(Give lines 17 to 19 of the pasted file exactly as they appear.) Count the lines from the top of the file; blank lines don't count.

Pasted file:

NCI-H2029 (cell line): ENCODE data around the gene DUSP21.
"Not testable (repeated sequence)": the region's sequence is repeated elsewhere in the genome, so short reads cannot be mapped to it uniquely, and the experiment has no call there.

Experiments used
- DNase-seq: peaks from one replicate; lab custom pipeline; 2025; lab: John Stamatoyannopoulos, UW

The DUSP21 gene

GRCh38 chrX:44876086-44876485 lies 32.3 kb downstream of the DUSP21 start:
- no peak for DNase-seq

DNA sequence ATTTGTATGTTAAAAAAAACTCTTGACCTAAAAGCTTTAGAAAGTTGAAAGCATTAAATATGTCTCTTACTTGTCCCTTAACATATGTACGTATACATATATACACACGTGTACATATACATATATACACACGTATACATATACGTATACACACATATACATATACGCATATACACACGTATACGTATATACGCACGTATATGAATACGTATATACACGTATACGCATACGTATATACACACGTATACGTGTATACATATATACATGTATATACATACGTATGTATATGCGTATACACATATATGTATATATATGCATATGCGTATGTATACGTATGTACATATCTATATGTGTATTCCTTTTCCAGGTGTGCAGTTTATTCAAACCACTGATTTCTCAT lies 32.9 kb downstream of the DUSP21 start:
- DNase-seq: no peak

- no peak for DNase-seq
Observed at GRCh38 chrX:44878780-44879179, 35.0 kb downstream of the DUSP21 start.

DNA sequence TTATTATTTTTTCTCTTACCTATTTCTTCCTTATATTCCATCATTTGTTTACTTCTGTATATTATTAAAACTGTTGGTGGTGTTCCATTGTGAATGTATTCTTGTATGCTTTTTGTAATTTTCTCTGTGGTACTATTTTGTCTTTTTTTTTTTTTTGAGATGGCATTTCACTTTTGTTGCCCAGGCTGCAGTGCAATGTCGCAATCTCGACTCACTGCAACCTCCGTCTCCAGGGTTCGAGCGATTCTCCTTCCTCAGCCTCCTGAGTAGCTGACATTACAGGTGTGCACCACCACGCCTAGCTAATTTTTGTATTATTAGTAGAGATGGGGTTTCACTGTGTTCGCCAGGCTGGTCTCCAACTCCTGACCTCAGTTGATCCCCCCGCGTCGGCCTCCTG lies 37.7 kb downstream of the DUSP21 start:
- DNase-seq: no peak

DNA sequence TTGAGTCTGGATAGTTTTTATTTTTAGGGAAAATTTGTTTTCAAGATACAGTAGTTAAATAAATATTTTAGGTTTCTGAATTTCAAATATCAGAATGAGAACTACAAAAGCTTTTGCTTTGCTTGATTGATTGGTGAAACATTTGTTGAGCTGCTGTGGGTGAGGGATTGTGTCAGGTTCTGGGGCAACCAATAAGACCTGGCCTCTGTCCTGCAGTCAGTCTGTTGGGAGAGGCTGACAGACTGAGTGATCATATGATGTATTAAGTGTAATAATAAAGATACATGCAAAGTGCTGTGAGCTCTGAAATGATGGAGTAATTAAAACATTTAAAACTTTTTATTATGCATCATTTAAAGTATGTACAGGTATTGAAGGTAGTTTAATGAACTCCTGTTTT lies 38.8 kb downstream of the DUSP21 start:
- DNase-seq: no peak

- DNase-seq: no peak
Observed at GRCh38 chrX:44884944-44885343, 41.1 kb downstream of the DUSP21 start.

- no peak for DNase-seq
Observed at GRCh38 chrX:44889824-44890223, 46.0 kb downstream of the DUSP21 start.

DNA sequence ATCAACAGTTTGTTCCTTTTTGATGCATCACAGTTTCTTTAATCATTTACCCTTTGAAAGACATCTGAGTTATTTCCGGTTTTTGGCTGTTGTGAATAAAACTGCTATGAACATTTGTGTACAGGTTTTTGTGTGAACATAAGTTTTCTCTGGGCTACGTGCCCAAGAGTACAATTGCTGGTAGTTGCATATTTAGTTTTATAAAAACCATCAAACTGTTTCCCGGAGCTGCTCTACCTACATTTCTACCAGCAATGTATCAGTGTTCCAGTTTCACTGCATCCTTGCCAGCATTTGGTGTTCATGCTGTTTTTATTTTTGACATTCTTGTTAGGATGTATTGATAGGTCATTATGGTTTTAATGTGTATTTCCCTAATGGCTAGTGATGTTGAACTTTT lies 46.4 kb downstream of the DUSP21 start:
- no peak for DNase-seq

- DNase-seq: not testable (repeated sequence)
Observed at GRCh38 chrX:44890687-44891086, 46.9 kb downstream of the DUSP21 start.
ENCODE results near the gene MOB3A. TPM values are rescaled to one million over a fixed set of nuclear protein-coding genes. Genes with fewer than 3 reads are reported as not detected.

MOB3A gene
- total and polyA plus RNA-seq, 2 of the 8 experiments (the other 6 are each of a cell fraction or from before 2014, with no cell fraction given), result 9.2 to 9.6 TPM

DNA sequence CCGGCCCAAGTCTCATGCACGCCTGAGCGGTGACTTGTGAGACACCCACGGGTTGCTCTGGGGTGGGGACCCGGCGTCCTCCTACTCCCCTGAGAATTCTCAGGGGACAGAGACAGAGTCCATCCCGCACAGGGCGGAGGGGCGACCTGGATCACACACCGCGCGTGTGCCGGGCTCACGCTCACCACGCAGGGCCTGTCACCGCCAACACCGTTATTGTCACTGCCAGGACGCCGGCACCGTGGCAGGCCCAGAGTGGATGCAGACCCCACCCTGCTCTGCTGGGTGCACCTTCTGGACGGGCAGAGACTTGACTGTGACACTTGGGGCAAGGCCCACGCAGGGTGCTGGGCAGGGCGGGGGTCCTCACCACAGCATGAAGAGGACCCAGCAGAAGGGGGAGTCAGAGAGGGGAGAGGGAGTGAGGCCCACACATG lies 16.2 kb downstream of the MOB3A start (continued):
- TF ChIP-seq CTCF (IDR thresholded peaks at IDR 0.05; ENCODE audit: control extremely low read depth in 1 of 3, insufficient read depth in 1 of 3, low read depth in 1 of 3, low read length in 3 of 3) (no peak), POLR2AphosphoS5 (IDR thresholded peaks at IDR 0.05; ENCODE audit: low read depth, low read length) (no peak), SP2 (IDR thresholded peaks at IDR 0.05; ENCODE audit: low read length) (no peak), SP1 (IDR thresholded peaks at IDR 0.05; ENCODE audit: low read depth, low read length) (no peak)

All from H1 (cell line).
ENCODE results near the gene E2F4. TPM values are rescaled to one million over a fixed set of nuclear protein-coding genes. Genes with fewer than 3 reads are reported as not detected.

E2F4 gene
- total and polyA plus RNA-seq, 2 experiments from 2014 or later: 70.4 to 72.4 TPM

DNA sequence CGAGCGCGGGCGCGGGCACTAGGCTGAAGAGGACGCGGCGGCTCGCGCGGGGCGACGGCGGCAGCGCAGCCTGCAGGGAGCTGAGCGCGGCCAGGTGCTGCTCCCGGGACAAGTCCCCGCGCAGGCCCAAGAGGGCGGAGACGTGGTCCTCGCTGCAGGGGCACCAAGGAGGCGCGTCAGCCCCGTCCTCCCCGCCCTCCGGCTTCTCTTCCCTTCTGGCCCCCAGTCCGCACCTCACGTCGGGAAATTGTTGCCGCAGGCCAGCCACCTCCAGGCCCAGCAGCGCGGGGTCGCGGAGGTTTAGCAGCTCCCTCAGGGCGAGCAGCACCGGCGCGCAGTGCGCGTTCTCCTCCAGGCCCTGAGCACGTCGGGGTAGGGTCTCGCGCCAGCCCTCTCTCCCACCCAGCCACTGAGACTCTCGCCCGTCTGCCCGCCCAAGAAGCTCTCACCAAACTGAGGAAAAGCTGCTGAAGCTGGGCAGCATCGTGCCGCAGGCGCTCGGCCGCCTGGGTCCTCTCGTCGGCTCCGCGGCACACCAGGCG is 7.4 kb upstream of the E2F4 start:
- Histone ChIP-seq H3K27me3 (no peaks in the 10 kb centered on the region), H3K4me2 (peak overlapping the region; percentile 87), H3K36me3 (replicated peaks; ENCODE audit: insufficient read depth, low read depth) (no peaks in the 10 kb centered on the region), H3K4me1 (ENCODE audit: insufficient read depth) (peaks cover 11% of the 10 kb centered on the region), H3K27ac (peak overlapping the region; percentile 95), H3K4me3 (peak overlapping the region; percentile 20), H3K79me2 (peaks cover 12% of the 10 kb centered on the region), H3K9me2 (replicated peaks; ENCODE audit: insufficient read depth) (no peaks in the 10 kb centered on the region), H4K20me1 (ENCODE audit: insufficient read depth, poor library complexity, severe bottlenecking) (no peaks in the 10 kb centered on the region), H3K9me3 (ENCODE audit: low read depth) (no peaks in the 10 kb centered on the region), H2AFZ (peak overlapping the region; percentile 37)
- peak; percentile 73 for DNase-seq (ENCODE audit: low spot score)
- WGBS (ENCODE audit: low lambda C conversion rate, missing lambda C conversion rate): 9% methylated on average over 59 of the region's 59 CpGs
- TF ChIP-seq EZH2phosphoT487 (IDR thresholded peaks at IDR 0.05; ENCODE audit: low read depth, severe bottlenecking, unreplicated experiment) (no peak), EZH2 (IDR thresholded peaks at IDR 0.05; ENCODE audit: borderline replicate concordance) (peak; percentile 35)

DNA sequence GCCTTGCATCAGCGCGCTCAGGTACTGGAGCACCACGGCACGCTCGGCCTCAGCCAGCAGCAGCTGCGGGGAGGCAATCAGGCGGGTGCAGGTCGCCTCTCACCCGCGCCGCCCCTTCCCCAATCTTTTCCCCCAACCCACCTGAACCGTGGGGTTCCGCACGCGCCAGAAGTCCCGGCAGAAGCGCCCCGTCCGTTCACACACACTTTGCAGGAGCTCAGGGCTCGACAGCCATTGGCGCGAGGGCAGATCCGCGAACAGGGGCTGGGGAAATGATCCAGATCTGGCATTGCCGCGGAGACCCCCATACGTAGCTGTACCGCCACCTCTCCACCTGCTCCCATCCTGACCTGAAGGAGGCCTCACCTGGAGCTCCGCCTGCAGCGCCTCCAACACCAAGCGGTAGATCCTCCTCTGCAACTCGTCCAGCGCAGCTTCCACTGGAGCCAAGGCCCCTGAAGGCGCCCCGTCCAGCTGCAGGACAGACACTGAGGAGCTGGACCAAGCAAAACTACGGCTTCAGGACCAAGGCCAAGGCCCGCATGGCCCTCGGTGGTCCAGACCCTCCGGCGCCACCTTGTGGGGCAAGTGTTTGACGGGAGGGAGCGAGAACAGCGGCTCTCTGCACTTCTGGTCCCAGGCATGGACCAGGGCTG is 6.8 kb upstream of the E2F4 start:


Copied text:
Observed at GRCh38 chrX:44884944-44885343, 41.1 kb downstream of the DUSP21 start.

- no peak for DNase-seq
Observed at GRCh38 chrX:44889824-44890223, 46.0 kb downstream of the DUSP21 start.